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===FILM ONLY REVIEW===
I came across Cell 211 by chance, when it was being promoted as available to stream for free as part of my lovefilm.com subscription. It was well worth a watch for "free", and if you don't have a lovefilm account (why not?!) then the DVD is currently available on www.amazon.co.uk at the price of £8.73.
Running time: 1 hour 53 minutes
Directed by: Daniel Monzon
Starring: Luis Tosar, Alberto Ammann, Antonio Resines, Manuel Moron
Certificate rating: 18
Tagline: To survive inside, he has to become one of them.
In this an award winning, action packed thriller, a new prison officer has a desperate battle for survival when he is mistakenly trapped in a prison as a riot unfolds. His only way out is by pretending to be a prisoner, but first he will have to successfully befriend a violent inmate leading the rebellion.
... Bad day at the office? ...
Juan Oliver, a newly employed prison guard keen to make a good impression, ends up way out of his depth in a situation that spirals completely out of control. Making a special effort to impress his employers by going in for a tour on the day before he is due to officially begin work at the prison, he sustains a mild injury during the tour and is left in the unoccupied Cell 211 while the other guards venture off for medical supplies. Immediately, Juan is caught up in the outbreak of a violent prison riot, and has to keep the secret from the inmates that he is in fact a prison guard. Can he gain their trust and make them believe that he is just another prisoner? This is the only way that he can survive in such dangerous surroundings, and the atmosphere is very tense even from the outset.
It is easy to identify with Juan from the very beginning, thanks to the addition of some sweet and simple flashback moments that show him at home with his heavily pregnant wife, and depicts him as an all-round nice guy. It doesn't hurt that he's easy on the eye, either! Juan is swept along in these extreme circumstances and in an attempt to stay alive when all around him is breaking down, he falls in with the leader of the riot, the powerful and brutal Malamadre, who uses Juan to his advantage because of his clear intelligence and willingness to prove himself as the "new guy".
... Action, heart and brains! ...
I love a good action film, but often the plot seems to be completely lacking, or so ridiculously elaborate that I completely lose interest. With Cell 211 I found it to be engaging all the way through, as it was fast paced with plenty of action scenes, but also balanced well with a strong plot that includes a moral compass, emotional responsiveness, and several clever twists and turns that made my own reactions echo the reactions of the characters. I was excited, angry and despairing at all the right moments, thanks to the strong and believable performances by all of the actors. The way that the story plays out shows things from the outside as well as the inside so it's really interesting to see the tactics that are used and how the situation is handled by the guards on the outside, as well as by Juan stuck on the inside. Funnily enough, even though there were many violent scenes, I thought that the actual violence depicted was not overly graphic or distasteful, and I was able to watch the film comfortably without any nasty, cringy "eww" moments where I would usually look away from any on-screen gore!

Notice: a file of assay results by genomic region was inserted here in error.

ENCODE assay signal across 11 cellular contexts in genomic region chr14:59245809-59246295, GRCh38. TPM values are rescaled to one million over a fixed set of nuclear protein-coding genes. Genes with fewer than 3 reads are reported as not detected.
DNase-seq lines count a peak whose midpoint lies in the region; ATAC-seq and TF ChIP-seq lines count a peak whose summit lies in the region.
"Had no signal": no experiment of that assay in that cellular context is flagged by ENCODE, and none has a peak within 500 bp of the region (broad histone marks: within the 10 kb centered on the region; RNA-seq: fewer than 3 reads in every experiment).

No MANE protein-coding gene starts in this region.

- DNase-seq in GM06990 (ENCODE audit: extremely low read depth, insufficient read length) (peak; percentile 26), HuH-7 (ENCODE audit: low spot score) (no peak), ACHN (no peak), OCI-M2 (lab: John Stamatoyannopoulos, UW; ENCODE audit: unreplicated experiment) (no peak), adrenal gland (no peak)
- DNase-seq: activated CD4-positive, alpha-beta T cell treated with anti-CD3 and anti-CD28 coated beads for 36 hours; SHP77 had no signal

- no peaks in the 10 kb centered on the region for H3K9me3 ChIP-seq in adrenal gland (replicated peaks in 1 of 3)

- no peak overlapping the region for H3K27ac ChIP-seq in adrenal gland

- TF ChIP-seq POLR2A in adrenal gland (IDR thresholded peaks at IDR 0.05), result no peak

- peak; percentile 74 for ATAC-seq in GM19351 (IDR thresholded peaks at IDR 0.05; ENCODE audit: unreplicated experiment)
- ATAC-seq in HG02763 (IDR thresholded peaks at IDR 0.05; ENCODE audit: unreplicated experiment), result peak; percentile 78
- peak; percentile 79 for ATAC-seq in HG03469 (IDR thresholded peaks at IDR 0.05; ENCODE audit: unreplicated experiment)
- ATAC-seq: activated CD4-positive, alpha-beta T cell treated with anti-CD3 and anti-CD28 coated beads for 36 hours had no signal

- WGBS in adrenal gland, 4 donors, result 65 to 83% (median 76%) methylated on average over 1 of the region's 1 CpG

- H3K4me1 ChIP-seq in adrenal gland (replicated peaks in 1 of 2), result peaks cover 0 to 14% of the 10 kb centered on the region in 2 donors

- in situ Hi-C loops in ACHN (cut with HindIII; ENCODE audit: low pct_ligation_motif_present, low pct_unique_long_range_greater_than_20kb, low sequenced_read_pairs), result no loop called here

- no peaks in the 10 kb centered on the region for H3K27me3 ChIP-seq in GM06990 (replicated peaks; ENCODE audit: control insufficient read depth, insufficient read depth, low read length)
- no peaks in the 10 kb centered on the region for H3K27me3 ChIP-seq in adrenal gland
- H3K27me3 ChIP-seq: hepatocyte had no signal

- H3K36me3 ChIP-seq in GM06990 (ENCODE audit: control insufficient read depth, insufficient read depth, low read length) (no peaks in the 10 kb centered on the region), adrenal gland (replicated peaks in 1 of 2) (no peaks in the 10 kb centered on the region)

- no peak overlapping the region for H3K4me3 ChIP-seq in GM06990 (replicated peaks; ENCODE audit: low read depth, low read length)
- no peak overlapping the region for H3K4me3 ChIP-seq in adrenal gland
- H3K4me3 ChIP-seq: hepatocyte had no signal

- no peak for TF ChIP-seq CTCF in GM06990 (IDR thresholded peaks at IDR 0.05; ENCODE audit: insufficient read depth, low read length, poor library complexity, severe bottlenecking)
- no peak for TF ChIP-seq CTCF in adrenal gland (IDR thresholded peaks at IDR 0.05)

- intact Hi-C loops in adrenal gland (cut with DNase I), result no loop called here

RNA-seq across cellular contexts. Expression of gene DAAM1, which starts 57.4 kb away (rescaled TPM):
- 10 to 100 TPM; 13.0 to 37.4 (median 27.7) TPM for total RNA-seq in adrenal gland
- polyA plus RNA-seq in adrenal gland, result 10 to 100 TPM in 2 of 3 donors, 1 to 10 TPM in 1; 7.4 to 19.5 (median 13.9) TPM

The best thing about Cell 211 was that it challenged my perceptions and made me question where my loyalties should lie when viewing both sides of the story. The riot situation is not what you might first expect it to be, and the actions of those in control on the outside were just as (if not more) shocking than the things the prisoners were getting up to. There are plenty of power struggles to follow, between the inmates themselves, and when bargaining with the guards for the resolution and end to the riot. This is not what I would think of as a typical action movie, or even a typical prison drama. It was really gripping to watch and had me glued to the screen. The only issue that I had was because it is a Spanish film, I was watching a version with English subtitles. I've usually got no issue with subtitles, but in this case, I did find that they distracted me from the actual scenes and it was easy to miss snippets of dialogue if my vision was more focused on the action itself, so I ended up rewinding and watching bits again in order to keep up with it all.
Usually when I've watched this sort of thing before there's been focus on an older character, probably due to retire and coming up against some awful, life-threatening situation. I found it quite refreshing to see a story told from the perspective of someone just beginning their career instead. It has plenty of action and the characters are fun to watch without being as overly stereotyped as they can be in this sort of movie. I would definitely recommend Cell 211 as an exciting and interesting prison drama.